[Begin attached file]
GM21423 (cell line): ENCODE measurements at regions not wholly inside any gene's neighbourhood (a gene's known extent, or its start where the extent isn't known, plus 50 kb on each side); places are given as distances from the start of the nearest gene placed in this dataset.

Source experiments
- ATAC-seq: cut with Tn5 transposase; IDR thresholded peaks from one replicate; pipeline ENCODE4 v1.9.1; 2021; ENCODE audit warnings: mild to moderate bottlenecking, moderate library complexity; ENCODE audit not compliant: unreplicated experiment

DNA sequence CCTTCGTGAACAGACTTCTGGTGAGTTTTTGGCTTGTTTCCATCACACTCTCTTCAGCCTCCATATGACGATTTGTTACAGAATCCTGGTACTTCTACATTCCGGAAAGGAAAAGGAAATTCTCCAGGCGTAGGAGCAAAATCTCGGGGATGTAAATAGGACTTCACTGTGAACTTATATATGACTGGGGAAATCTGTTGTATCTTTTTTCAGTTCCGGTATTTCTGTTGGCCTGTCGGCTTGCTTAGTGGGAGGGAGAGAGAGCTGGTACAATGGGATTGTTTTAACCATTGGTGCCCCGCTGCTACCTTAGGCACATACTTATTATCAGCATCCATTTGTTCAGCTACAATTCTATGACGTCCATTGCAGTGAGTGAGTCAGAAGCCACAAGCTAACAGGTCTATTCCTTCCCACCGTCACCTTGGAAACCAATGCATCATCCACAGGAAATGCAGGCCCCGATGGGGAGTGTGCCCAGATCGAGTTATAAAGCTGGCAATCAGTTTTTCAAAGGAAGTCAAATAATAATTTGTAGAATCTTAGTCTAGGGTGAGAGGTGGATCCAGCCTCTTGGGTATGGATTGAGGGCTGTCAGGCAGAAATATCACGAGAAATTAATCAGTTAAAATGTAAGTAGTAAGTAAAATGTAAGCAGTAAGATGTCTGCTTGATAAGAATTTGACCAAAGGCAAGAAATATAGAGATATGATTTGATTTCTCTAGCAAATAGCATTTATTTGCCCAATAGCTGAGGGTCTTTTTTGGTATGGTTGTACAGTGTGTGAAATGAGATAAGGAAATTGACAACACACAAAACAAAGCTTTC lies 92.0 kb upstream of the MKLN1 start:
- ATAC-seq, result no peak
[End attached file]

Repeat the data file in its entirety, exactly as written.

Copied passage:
GM21423 (cell line): ENCODE measurements at regions not wholly inside any gene's neighbourhood (a gene's known extent, or its start where the extent isn't known, plus 50 kb on each side); places are given as distances from the start of the nearest gene placed in this dataset.

Source experiments
- ATAC-seq: cut with Tn5 transposase; IDR thresholded peaks from one replicate; pipeline ENCODE4 v1.9.1; 2021; ENCODE audit warnings: mild to moderate bottlenecking, moderate library complexity; ENCODE audit not compliant: unreplicated experiment

DNA sequence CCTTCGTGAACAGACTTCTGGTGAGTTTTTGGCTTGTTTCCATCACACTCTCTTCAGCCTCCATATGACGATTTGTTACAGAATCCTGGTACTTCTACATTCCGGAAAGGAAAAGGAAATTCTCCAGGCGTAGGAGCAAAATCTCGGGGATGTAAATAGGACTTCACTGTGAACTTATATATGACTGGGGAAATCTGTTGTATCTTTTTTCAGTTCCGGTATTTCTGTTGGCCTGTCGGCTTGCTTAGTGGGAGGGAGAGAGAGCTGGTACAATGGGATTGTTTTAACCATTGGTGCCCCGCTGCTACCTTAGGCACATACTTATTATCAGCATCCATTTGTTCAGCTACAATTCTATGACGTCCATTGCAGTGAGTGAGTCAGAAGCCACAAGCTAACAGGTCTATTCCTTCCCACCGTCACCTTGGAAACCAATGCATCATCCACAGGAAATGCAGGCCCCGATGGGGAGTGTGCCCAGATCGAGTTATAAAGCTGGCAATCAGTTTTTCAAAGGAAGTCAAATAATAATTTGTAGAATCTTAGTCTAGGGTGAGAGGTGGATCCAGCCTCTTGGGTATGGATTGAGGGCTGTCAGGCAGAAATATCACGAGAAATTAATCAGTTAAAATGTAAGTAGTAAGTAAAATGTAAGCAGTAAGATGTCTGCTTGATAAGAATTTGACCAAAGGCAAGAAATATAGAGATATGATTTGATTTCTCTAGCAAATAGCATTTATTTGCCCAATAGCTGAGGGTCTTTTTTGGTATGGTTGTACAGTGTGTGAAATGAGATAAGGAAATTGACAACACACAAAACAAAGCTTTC lies 92.0 kb upstream of the MKLN1 start:
- ATAC-seq, result no peak